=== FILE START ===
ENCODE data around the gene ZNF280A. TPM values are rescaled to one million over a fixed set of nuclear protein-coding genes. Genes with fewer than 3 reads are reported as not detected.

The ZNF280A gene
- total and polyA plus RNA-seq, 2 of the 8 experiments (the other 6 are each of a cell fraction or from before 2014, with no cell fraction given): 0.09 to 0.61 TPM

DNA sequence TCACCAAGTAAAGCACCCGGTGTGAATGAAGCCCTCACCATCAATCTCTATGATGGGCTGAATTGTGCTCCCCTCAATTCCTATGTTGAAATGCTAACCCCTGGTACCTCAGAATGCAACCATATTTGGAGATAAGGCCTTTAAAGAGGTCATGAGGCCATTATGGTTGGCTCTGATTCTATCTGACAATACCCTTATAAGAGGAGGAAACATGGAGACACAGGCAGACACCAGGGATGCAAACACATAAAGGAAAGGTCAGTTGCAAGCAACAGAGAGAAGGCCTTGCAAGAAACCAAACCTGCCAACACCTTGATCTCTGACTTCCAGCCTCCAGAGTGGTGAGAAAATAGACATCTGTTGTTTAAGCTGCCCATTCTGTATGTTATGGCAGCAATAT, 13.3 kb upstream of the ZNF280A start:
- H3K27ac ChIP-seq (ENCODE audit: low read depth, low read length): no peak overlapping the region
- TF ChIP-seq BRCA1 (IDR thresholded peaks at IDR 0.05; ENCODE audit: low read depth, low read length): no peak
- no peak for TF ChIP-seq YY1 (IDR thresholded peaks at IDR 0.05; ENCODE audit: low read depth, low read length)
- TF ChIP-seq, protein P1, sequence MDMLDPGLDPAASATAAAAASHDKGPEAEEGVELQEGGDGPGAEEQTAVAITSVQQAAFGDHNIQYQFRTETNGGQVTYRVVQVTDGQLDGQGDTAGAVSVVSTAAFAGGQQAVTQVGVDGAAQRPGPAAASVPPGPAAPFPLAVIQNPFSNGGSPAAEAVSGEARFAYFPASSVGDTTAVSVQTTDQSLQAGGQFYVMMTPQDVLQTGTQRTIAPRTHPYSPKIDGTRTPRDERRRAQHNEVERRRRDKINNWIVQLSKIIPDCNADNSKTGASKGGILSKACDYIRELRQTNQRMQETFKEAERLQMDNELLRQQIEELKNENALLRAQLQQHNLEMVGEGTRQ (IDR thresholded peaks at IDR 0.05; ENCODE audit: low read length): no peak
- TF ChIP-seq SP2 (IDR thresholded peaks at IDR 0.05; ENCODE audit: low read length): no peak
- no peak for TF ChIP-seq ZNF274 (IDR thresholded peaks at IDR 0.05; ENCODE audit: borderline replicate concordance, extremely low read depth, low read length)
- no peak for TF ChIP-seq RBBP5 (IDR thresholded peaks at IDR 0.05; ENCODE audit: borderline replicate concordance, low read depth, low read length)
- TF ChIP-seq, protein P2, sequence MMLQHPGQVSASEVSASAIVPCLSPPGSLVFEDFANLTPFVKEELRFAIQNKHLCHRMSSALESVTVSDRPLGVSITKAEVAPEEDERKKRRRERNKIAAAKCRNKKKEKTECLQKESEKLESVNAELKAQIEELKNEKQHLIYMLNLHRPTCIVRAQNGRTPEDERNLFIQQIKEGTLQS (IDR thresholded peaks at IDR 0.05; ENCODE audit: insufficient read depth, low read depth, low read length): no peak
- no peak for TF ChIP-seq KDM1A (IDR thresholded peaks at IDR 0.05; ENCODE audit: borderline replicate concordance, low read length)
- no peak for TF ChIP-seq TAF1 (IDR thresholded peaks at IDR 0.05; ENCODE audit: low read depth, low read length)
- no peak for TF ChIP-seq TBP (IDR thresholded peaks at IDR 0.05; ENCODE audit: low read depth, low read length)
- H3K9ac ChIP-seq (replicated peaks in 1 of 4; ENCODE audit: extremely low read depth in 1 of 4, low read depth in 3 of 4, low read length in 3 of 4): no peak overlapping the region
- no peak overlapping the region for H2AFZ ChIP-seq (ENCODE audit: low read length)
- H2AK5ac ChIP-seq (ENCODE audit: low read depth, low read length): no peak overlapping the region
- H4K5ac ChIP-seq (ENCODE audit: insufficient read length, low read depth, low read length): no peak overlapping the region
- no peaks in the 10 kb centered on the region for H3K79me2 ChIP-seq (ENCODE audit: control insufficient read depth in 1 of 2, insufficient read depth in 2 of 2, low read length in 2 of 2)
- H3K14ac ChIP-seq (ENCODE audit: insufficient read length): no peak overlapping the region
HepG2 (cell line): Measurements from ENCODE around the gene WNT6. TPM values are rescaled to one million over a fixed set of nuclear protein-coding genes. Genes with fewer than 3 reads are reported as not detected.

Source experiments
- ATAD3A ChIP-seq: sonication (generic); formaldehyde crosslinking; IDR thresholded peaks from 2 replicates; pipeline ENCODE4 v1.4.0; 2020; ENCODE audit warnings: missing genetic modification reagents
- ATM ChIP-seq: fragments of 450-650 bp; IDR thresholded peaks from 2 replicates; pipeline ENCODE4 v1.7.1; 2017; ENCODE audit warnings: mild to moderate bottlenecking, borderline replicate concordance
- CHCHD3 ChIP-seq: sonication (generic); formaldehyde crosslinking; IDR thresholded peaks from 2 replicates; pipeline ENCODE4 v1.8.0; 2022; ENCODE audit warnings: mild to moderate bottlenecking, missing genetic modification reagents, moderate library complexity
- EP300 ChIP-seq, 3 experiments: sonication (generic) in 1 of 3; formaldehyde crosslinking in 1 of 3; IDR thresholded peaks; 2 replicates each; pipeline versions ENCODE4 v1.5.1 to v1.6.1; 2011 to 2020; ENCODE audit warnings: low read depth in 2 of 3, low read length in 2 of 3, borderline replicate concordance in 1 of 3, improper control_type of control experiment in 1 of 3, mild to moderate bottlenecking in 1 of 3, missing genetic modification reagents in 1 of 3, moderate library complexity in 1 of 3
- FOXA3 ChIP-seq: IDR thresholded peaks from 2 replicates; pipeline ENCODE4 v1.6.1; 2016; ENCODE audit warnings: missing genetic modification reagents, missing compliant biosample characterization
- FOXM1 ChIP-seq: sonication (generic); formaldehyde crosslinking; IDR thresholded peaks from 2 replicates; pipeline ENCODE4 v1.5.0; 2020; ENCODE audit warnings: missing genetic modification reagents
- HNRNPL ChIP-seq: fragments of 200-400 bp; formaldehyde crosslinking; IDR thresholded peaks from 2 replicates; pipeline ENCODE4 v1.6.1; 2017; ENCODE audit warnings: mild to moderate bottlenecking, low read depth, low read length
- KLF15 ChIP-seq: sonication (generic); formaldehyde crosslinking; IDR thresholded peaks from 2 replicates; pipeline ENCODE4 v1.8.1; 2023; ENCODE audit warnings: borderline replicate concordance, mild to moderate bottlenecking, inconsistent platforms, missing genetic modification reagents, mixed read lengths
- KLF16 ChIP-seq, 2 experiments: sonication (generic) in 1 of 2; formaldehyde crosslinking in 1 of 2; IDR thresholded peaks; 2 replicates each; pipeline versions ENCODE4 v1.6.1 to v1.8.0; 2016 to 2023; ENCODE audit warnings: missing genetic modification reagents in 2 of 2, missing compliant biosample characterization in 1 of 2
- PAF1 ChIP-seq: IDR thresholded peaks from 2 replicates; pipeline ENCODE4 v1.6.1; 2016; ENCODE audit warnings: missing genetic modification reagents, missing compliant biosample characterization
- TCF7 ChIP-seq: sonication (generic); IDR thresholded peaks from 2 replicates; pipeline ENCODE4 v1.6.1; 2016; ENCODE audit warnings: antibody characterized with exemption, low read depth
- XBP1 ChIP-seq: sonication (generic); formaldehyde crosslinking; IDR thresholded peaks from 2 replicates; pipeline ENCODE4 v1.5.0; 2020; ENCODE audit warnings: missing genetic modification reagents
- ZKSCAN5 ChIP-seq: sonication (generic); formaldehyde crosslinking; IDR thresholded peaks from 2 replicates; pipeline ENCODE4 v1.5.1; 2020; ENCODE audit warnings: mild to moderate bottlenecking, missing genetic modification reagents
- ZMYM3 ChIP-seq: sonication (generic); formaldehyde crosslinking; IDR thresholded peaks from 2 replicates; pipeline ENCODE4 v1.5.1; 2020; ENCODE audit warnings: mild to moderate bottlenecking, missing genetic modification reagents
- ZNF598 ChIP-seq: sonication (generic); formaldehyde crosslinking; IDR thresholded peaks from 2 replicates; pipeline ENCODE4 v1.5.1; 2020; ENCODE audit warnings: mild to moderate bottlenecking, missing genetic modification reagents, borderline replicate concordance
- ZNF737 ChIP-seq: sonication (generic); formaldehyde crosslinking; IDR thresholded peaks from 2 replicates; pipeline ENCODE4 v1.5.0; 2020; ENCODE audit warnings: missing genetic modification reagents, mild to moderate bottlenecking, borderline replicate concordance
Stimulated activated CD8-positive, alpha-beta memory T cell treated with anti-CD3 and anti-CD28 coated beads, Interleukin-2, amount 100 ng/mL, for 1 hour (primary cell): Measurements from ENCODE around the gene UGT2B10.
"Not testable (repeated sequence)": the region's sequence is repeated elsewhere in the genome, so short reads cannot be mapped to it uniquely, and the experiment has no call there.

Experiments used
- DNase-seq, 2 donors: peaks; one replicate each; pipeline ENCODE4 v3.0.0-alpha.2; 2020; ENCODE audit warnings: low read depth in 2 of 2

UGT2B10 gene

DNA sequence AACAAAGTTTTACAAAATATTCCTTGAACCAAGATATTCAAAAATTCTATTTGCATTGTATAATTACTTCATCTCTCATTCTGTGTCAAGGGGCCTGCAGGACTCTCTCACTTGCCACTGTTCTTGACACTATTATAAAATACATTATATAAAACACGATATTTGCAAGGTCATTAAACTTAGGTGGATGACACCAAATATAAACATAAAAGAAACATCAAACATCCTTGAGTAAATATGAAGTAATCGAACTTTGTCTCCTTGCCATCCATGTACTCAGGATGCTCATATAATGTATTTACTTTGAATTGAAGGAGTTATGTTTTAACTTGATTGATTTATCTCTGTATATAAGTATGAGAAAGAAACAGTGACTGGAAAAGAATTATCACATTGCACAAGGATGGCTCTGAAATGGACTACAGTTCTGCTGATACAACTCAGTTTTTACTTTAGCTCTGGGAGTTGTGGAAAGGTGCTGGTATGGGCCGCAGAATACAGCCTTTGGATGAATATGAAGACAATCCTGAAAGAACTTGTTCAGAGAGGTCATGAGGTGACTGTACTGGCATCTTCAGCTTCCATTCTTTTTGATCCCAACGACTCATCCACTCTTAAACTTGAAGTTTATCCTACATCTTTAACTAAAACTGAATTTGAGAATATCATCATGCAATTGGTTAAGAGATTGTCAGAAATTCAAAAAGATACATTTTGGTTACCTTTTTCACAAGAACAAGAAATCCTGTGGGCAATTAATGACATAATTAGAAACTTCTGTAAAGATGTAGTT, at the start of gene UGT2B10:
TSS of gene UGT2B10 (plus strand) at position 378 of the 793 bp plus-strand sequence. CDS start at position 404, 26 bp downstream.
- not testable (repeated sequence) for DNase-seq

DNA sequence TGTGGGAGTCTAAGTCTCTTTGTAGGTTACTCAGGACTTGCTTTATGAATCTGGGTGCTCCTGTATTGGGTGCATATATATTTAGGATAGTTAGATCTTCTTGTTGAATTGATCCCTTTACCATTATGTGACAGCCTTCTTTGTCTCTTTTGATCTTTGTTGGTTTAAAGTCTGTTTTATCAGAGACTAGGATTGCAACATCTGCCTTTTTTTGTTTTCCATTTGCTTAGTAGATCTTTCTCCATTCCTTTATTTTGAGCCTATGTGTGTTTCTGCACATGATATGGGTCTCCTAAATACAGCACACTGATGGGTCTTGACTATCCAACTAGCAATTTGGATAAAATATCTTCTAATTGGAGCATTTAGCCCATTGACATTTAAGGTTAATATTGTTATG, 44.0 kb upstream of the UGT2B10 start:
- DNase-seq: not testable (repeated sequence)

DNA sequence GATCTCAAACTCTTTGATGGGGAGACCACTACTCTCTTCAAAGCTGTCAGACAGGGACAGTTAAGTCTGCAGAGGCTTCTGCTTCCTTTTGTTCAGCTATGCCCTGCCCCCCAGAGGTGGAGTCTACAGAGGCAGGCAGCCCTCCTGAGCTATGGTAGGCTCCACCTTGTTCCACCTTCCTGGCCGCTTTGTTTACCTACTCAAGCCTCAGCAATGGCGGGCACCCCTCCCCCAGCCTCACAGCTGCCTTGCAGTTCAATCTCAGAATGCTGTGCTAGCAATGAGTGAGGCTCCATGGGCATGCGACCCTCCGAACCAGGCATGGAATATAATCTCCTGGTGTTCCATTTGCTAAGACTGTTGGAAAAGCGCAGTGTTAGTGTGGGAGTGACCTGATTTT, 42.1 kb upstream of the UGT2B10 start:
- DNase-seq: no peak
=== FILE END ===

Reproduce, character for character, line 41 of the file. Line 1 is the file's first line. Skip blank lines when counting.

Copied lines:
"Not testable (repeated sequence)": the region's sequence is repeated elsewhere in the genome, so short reads cannot be mapped to it uniquely, and the experiment has no call there.